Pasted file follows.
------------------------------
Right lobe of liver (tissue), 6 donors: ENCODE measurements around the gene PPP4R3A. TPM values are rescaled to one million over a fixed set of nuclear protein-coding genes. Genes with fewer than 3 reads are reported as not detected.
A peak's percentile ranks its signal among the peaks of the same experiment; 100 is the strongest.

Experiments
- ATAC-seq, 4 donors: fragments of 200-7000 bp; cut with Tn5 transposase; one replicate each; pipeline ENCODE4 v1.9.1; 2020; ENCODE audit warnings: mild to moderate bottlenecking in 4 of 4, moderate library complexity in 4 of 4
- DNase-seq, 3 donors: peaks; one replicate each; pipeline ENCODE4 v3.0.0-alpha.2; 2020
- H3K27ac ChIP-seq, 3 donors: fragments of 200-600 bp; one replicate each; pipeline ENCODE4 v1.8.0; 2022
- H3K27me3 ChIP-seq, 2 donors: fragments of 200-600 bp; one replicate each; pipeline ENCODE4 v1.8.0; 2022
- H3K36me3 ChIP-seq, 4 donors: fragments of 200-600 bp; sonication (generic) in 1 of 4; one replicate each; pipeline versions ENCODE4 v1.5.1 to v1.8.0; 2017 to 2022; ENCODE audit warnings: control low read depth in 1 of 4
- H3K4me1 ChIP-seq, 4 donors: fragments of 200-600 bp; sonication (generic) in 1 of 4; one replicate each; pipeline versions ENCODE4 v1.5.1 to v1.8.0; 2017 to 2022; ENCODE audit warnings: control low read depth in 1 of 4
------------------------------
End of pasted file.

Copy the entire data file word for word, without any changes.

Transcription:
Right lobe of liver (tissue), 6 donors: ENCODE measurements around the gene PPP4R3A. TPM values are rescaled to one million over a fixed set of nuclear protein-coding genes. Genes with fewer than 3 reads are reported as not detected.
A peak's percentile ranks its signal among the peaks of the same experiment; 100 is the strongest.

Experiments
- ATAC-seq, 4 donors: fragments of 200-7000 bp; cut with Tn5 transposase; one replicate each; pipeline ENCODE4 v1.9.1; 2020; ENCODE audit warnings: mild to moderate bottlenecking in 4 of 4, moderate library complexity in 4 of 4
- DNase-seq, 3 donors: peaks; one replicate each; pipeline ENCODE4 v3.0.0-alpha.2; 2020
- H3K27ac ChIP-seq, 3 donors: fragments of 200-600 bp; one replicate each; pipeline ENCODE4 v1.8.0; 2022
- H3K27me3 ChIP-seq, 2 donors: fragments of 200-600 bp; one replicate each; pipeline ENCODE4 v1.8.0; 2022
- H3K36me3 ChIP-seq, 4 donors: fragments of 200-600 bp; sonication (generic) in 1 of 4; one replicate each; pipeline versions ENCODE4 v1.5.1 to v1.8.0; 2017 to 2022; ENCODE audit warnings: control low read depth in 1 of 4
- H3K4me1 ChIP-seq, 4 donors: fragments of 200-600 bp; sonication (generic) in 1 of 4; one replicate each; pipeline versions ENCODE4 v1.5.1 to v1.8.0; 2017 to 2022; ENCODE audit warnings: control low read depth in 1 of 4